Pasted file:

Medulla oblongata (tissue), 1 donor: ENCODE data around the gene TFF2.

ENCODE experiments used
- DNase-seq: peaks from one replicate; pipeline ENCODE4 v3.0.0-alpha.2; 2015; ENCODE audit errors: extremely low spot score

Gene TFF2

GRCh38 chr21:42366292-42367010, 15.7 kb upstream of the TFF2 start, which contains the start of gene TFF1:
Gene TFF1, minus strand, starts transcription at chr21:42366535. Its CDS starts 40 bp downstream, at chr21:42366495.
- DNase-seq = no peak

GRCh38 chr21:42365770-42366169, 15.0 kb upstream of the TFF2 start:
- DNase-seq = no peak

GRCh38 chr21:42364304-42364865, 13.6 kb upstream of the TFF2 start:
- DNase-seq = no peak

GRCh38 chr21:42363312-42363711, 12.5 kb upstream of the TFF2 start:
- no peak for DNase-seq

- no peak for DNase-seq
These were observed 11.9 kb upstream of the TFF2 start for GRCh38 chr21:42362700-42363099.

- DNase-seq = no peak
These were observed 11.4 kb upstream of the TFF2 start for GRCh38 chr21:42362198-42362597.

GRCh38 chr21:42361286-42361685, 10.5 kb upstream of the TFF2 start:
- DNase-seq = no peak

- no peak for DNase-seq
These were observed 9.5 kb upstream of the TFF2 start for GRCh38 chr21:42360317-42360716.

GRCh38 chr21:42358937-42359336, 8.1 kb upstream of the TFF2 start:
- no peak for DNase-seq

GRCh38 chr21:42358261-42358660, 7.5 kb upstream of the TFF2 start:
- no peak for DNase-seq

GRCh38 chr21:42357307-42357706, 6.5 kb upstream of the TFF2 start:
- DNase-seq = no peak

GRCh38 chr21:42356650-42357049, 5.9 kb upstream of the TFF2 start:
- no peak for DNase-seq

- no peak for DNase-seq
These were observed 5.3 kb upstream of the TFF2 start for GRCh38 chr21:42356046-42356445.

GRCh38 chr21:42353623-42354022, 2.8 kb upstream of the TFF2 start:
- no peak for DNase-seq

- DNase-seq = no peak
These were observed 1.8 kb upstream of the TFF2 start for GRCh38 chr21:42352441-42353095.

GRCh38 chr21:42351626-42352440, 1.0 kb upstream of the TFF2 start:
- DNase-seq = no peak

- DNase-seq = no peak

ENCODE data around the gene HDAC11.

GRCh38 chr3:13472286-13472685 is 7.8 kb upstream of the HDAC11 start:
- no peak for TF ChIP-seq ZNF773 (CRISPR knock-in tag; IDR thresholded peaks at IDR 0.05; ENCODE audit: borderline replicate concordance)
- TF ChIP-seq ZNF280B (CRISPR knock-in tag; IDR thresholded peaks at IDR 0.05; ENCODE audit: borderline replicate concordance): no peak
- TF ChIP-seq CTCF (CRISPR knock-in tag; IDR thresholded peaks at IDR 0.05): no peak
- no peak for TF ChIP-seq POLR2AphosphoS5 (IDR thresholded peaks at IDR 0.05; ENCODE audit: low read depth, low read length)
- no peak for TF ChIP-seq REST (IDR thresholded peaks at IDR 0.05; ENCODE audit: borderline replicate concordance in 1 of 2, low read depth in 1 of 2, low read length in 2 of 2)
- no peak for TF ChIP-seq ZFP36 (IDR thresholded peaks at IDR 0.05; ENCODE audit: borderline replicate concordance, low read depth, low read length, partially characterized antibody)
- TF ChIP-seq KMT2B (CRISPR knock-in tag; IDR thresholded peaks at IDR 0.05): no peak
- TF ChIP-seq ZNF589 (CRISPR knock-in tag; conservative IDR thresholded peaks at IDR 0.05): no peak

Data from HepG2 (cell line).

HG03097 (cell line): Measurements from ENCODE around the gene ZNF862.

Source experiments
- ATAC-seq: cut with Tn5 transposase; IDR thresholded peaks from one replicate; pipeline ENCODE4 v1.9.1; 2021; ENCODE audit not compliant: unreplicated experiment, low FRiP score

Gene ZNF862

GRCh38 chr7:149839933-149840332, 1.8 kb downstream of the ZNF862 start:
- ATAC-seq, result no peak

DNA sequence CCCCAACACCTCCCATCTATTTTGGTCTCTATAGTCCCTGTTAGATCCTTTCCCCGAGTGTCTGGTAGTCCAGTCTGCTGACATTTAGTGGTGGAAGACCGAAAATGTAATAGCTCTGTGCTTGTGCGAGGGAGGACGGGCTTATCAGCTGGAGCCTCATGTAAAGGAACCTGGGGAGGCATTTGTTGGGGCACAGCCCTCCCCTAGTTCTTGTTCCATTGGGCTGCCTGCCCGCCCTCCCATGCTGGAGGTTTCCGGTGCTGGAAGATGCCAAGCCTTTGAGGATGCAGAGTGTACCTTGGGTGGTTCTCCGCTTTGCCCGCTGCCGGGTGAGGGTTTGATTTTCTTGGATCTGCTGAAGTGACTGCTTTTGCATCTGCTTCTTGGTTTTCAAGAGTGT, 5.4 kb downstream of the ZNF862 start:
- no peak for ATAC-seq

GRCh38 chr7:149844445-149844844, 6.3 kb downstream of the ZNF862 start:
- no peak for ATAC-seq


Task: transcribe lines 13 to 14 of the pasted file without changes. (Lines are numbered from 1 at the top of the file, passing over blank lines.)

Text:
- no peak for DNase-seq

- no peak for DNase-seq